NBCU, Comcast and the Hollywood Lesson

A year and change after announcing its intent to buy a 51% stake of NBC Universal, Comcast has been granted the $30 billion joint venture, courtesy of the FCC and the Department of Justice. From the Wall St Journal:

The FCC imposed a variety of conditions on the deal designed to prevent Comcast from denying NBC programming and Comcast regional sports networks from its pay-TV and online competitors. The nation’s largest cable company will be required to set aside a number of channels for independent programmers and agreed to keep NBC network programming on free over-the-air TV stations.

Comcast is also barred from favoring its own online programming over competitors and the company agreed to abide by the FCC’s new “net neutrality” rules — which would bar the company from deliberately blocking websites or slowing broadband traffic — for seven years. The cable giant will be required to live under the net neutrality rules even if a federal appeals court ultimately throws them out, which is a possibility.

…The company agreed to air more children’s programming, limit interactive advertisements for children and offer stand-alone Internet access for $49.95 a month. It promised to adopt a hands-off approach to the NBC News division….More recently, Comcast agreed to offer $10 a month Internet access (Ed.: to 2.5 million low-income Americans) and subsidized computer equipment to low-income Americans who have children in the federal school-lunch program at the urging of Democratic FCC Commissioner Mignon Clyburn, who has expressed concerns about the digital divide. She voted in favor of the deal Tuesday.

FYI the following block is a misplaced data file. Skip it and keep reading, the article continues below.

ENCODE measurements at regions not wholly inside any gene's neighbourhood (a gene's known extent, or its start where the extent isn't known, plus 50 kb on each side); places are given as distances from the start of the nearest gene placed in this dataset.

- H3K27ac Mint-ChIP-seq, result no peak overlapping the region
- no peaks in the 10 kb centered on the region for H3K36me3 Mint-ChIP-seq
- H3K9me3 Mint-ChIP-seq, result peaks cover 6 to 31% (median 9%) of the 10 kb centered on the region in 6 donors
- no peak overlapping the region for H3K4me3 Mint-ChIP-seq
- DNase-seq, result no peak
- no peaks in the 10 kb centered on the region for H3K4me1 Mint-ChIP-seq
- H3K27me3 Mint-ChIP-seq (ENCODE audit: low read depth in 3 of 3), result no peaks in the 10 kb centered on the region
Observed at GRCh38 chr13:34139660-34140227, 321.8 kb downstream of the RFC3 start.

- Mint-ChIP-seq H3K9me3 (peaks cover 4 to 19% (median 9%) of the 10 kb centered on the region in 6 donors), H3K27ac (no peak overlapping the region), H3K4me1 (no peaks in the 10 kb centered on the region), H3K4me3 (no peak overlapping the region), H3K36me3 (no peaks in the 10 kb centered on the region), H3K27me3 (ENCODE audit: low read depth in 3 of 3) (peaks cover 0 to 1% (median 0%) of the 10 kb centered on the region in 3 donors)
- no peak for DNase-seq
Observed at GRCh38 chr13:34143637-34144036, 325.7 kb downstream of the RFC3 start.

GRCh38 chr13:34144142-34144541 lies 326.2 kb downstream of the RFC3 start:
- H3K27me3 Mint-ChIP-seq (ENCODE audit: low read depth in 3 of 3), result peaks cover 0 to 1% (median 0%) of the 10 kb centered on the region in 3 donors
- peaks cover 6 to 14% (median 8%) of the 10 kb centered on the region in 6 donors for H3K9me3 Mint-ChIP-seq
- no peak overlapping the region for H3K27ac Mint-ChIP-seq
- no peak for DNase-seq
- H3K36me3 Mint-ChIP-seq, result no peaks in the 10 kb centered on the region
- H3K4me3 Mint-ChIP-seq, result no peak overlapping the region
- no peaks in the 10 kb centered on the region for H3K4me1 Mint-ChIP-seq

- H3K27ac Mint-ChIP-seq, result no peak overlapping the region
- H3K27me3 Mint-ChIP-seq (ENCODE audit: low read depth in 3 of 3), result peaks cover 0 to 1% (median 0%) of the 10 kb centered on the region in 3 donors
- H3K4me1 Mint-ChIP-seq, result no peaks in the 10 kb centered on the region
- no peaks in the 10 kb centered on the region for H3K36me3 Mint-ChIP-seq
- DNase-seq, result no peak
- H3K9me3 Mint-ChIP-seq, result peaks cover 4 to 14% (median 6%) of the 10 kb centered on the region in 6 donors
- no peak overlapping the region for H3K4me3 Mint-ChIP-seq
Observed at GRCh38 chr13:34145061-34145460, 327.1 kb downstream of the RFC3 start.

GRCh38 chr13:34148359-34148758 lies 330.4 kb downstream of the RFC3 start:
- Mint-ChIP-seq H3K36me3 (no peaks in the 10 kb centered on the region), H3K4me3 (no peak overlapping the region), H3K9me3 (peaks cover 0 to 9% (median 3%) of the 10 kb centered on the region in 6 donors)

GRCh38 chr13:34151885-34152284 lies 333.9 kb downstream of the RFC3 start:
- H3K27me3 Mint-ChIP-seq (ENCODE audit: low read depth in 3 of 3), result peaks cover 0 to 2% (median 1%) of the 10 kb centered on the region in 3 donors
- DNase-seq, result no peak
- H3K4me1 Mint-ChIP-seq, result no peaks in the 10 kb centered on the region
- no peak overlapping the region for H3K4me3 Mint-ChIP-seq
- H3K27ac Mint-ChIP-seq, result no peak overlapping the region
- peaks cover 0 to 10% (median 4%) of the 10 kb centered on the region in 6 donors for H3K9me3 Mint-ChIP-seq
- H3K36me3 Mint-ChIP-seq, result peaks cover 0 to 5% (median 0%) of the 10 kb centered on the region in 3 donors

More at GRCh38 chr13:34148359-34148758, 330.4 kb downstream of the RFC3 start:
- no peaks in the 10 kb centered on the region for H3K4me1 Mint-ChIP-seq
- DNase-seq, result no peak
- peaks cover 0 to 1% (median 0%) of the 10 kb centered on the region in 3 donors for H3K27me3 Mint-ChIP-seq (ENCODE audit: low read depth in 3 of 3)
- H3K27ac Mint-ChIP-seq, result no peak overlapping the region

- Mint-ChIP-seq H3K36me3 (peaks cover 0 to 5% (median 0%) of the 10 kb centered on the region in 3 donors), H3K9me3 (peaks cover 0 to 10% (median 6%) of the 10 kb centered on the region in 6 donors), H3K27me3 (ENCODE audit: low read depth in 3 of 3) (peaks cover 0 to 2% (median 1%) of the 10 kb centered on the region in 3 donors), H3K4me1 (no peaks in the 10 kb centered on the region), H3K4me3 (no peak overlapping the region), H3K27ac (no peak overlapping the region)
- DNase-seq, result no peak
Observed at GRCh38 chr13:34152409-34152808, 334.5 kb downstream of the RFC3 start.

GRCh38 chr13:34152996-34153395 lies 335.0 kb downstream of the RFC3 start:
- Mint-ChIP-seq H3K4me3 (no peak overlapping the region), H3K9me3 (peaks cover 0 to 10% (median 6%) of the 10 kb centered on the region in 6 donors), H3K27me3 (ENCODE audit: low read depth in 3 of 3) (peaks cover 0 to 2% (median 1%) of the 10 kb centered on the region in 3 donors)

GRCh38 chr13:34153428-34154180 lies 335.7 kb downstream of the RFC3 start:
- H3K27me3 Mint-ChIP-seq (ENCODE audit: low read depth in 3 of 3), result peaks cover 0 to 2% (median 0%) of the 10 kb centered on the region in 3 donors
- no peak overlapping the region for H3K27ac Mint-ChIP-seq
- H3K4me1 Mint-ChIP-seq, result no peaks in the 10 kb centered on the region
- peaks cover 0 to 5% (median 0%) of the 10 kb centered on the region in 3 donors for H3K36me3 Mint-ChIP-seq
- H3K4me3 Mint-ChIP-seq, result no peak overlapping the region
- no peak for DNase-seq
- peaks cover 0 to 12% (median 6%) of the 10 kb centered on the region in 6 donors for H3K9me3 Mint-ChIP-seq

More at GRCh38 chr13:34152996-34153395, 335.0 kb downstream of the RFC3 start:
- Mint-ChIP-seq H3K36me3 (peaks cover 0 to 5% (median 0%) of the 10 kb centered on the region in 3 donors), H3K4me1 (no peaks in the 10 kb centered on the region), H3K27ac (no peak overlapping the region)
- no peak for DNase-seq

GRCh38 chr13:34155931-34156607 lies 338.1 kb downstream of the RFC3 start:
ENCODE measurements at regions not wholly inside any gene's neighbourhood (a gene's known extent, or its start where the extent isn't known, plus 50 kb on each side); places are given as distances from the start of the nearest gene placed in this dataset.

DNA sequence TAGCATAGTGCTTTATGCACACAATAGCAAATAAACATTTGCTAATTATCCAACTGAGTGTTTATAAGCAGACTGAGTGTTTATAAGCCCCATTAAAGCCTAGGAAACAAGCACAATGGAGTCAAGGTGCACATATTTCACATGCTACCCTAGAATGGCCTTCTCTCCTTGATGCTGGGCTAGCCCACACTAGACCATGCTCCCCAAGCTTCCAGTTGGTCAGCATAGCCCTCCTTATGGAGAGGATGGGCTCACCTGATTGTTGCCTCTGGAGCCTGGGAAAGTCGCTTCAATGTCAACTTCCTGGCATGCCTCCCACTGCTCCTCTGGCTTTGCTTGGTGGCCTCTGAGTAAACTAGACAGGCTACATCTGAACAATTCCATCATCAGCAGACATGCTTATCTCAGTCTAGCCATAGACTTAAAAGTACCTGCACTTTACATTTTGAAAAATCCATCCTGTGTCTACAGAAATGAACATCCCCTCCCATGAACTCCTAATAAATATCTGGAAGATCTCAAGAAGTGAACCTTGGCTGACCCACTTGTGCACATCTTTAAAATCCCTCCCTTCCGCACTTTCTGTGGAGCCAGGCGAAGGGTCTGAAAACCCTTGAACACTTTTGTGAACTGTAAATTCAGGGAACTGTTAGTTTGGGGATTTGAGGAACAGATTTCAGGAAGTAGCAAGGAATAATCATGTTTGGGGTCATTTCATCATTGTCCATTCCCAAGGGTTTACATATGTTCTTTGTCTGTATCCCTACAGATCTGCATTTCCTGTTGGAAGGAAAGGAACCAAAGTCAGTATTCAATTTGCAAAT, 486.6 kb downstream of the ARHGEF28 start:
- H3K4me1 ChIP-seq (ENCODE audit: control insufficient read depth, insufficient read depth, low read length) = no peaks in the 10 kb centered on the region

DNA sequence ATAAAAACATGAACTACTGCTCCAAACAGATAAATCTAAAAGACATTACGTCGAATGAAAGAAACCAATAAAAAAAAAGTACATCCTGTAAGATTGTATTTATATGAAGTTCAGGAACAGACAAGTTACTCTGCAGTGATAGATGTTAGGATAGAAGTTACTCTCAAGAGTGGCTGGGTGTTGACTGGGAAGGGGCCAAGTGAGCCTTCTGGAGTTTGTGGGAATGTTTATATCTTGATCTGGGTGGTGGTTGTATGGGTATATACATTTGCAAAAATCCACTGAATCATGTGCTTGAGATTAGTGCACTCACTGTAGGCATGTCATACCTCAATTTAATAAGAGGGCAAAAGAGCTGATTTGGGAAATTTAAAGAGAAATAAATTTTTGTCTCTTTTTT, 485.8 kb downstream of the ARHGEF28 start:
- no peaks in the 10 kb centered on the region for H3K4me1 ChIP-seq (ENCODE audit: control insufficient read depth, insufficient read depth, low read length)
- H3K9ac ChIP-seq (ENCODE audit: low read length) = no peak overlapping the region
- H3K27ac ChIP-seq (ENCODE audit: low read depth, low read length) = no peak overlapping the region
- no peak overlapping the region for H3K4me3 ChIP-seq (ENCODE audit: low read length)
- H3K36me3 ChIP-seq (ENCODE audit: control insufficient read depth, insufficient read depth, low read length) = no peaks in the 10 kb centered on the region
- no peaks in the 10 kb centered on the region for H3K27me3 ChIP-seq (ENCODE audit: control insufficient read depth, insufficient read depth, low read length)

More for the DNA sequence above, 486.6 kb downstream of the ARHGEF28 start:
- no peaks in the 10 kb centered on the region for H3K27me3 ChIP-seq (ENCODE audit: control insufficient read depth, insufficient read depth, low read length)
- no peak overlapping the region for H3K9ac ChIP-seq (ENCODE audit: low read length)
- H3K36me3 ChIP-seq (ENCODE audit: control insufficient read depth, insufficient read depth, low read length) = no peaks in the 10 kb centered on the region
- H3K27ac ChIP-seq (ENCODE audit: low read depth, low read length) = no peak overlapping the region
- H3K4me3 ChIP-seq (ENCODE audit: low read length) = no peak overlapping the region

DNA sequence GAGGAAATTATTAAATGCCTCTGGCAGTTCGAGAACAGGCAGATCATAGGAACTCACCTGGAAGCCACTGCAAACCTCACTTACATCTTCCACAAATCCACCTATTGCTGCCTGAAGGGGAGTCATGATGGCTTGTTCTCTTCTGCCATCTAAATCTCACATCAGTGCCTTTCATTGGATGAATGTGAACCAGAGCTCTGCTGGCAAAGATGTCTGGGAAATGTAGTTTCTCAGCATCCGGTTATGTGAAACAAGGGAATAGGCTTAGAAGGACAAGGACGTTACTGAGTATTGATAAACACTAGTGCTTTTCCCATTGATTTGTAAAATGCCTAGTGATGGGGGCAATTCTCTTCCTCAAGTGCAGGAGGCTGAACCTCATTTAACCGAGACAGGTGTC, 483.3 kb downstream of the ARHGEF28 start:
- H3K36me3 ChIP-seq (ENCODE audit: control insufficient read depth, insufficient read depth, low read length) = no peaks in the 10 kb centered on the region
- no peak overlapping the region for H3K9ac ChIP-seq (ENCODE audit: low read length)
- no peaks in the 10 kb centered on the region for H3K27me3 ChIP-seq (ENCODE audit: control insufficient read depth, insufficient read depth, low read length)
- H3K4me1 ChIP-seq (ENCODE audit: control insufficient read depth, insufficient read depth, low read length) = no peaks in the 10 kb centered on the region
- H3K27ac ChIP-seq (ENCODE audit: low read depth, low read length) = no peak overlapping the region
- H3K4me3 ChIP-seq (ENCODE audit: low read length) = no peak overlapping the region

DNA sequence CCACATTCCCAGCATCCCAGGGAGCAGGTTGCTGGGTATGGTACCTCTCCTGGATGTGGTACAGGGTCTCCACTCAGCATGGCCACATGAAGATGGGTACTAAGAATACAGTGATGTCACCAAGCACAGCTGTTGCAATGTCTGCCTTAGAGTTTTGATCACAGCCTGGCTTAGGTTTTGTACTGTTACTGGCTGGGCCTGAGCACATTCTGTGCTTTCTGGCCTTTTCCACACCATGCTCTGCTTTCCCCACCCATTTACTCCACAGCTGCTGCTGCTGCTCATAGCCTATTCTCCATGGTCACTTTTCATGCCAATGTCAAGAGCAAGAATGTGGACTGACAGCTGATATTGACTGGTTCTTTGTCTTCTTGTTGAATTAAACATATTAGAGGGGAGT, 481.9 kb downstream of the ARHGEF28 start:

Seven years is an unusually long time for conditions on a media merger, but then again, this is the first time ever that a cable company has gained control of a major broadcast network, according to Media Decoder, which also highlights an important part of Comcast’s strategy:

One result of the consumer tilt towards online video has been the rise of Netflix, which has pivoted from its beginnings as a DVD-by-mail business to a streaming video company. The success of Netflix in changing consumer behavior has raised fears that the heart of Comcast’s business — selling cable subscriptions — could be in jeopardy. To that end, the deal to acquire NBC Universal will give Comcast a significant role in the future of online television viewing.

In an overt conflict of interest, Comcast will both provide the cable connection and the broadcasting shown on that connection. If it behaves anything like Hollywood studios in the early 20th century, which took advantage of vertical integration to become oligopolies, this ruling will be trouble in a few years. Comcast could start fixing prices at artificially high levels, ousting whatever competition it can under current restrictions or, if this ruling opens the gates for other big media consolidations, participate in some kind of oligopoly. That’s not to mention how consolidation will affect our lofty #20 Press Freedom ranking. Apparently, for the Obama administration, this was a risk worth taking.